Pregnancy History Of Red-blood-cell Donors Not Linked To Higher Mortality In Transfusion Recipients

Pregnancy history of red-blood-cell donors not linked to higher mortality in transfusion recipients

Large National Institutes of Health study of more than 1 million transfusion recipients, including Kaiser Permanente Northern California data, does not suggest a need for change in red-blood-cell donation practices

 

By Janet Byron

A large new study has found that the sex or pregnancy history of red blood cell donors does not influence the risk of death among patients who receive their blood.

Nareg Roubinian, MD, Division of Research adjunct scientist

Funded by the National Heart, Lung, and Blood Institute (NHLBI), the research analyzed 3 large blood donor-transfusion recipient databases for a total of more than 1 million transfusion recipients between 2003 and 2016. Division of Research investigators participated in the multi-institution collaborative analysis, which supported the safety of current transfusion practice within Kaiser Permanente’s network of community hospitals.

“We looked at three donor exposures, and after careful adjustment for the number of transfusions, we didn’t find any evidence of an association,” said Nareg Roubinian, MD, MPH, senior study author and adjunct scientist at the Kaiser Permanente Division of Research. “Given the diversity in size, geographic location, and clinical settings of the cohorts, this finding was very consistent and convincing.”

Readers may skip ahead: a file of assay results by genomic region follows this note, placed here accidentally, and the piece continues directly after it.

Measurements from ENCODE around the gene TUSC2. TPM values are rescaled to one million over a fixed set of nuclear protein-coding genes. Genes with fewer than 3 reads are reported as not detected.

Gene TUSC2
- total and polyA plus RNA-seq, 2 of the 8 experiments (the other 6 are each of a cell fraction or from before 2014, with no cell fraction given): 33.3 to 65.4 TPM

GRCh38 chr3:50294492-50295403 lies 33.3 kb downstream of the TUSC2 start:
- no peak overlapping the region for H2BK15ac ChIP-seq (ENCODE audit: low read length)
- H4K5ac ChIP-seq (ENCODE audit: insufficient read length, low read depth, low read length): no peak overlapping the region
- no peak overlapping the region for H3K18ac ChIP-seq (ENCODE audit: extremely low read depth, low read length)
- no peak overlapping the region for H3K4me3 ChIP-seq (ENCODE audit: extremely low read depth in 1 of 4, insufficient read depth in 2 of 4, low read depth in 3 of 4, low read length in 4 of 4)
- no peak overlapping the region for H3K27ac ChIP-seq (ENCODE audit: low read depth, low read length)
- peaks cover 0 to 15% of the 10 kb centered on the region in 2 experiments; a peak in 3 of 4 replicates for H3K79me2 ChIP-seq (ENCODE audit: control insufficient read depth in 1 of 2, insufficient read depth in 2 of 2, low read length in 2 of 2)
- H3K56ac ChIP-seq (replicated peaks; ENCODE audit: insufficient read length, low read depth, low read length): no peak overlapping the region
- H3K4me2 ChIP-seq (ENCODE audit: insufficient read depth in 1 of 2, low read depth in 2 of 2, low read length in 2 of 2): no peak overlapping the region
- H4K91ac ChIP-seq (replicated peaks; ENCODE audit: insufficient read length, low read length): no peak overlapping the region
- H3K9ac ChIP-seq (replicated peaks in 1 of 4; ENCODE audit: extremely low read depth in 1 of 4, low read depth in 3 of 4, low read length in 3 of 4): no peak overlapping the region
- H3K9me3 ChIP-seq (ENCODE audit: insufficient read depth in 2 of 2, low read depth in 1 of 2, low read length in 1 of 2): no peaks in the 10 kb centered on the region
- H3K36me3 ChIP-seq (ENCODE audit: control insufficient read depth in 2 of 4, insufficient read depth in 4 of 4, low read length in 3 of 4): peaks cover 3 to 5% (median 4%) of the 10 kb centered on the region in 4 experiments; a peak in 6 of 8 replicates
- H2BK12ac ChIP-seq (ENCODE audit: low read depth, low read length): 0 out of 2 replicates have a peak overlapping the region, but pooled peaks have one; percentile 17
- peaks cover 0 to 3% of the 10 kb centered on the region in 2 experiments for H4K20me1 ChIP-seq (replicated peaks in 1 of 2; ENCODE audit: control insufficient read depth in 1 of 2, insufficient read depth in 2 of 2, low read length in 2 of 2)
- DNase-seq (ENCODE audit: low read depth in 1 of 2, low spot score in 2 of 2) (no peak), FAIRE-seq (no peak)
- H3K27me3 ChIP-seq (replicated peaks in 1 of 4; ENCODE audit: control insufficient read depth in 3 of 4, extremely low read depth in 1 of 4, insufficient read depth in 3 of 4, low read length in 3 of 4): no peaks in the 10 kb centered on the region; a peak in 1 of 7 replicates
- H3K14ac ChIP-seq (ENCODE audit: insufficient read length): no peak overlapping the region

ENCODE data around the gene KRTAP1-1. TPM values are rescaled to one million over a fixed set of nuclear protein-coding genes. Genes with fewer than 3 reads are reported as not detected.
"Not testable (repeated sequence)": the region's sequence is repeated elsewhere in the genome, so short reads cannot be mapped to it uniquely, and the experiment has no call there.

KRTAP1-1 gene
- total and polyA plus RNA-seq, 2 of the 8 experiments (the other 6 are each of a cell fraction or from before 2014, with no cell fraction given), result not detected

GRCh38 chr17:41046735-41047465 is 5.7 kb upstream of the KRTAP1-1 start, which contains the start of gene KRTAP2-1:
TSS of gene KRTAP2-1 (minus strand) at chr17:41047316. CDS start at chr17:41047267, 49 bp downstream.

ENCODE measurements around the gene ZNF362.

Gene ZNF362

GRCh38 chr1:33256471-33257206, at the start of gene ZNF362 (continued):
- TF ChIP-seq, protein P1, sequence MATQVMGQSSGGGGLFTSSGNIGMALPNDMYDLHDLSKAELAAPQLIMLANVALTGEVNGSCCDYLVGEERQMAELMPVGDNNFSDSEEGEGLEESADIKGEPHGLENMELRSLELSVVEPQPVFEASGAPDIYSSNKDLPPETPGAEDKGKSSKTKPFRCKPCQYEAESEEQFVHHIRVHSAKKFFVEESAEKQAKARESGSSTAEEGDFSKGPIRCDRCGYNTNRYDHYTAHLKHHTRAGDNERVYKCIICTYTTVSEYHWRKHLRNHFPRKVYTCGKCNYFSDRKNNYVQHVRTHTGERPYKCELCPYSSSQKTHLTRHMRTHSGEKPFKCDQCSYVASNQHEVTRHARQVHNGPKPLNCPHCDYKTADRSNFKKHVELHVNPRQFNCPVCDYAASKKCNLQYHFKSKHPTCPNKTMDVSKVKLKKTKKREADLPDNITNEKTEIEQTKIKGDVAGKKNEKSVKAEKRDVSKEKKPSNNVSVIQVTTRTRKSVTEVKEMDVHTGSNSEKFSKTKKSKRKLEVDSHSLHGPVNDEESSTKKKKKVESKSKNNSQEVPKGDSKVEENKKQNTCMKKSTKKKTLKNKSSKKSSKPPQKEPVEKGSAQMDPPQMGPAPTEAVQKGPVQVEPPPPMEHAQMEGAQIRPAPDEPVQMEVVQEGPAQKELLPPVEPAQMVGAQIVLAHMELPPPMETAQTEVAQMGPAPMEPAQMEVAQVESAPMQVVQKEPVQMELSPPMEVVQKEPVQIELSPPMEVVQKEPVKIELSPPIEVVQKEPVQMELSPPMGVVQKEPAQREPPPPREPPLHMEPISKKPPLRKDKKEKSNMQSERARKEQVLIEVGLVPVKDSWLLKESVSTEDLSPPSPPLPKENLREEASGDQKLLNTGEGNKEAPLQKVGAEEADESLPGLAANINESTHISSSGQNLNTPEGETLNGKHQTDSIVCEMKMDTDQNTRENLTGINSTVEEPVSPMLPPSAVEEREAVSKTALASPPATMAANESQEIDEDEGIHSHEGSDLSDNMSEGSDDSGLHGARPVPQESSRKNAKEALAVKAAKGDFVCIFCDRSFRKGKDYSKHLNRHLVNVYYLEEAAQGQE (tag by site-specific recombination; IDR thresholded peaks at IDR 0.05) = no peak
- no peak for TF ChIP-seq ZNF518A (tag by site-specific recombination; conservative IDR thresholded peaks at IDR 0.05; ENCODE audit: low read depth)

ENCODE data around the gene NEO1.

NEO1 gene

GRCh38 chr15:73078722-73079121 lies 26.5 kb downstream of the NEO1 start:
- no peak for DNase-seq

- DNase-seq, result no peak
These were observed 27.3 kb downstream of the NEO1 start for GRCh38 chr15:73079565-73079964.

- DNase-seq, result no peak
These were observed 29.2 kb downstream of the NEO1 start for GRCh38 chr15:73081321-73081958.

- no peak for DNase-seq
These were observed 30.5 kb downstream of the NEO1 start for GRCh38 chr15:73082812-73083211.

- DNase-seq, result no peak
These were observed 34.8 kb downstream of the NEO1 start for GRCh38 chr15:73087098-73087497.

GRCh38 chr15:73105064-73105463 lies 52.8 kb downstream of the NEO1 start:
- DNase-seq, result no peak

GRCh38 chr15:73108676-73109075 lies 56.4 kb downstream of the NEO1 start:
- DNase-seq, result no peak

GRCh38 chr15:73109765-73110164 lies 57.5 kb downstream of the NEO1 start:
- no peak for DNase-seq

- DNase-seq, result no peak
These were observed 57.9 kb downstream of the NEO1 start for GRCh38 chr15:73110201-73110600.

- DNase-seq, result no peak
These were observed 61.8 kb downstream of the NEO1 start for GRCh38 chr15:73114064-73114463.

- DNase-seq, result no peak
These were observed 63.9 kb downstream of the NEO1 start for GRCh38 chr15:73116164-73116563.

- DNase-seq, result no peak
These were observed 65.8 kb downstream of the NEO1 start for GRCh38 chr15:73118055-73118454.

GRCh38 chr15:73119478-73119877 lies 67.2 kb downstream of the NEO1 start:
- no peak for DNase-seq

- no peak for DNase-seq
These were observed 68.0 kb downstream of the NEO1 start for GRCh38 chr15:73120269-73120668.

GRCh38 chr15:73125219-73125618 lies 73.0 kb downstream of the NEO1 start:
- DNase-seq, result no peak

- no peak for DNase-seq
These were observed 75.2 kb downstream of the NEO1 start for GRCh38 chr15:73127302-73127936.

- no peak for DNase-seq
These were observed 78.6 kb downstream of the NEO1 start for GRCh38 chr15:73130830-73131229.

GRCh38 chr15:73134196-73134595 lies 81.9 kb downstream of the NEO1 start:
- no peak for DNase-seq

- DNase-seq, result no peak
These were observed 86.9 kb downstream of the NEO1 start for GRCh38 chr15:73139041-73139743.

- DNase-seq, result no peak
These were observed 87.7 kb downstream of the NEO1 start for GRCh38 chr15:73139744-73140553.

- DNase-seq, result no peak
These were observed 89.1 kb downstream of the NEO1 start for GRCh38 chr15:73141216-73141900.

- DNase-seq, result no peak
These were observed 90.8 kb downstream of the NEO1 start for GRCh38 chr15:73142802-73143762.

“Association of blood donor sex and prior pregnancy with mortality among red blood cell transfusion recipients,” by Edgren et. al, was published today in the Journal of the American Medical Association (JAMA).

Catherine Lee, PhD, Division of Research biostatistician

Previous studies have suggested that women with a history of pregnancy should be excluded from donating blood products such as plasma, the liquid portion of the blood, because it contains antibodies that pregnant women develop when exposed to fetal blood. The plasma of previously pregnant women has been linked to a potentially lethal complication called transfusion-related acute lung injury (TRALI).

The current study of red-blood-cell transfusions — not plasma — found no higher risk of death in recipients of red blood cells from once-pregnant women.

“Using Kaiser Permanente data, we were able to contribute to analyses of both in-hospital mortality and long-term deaths,” said study co-author Catherine Lee, PhD, biostatistician with the Division of Research. “Findings based on our data are generalizable to other ethnically and socioeconomically diverse insured populations.”

Click here to read the NHLBI press release.

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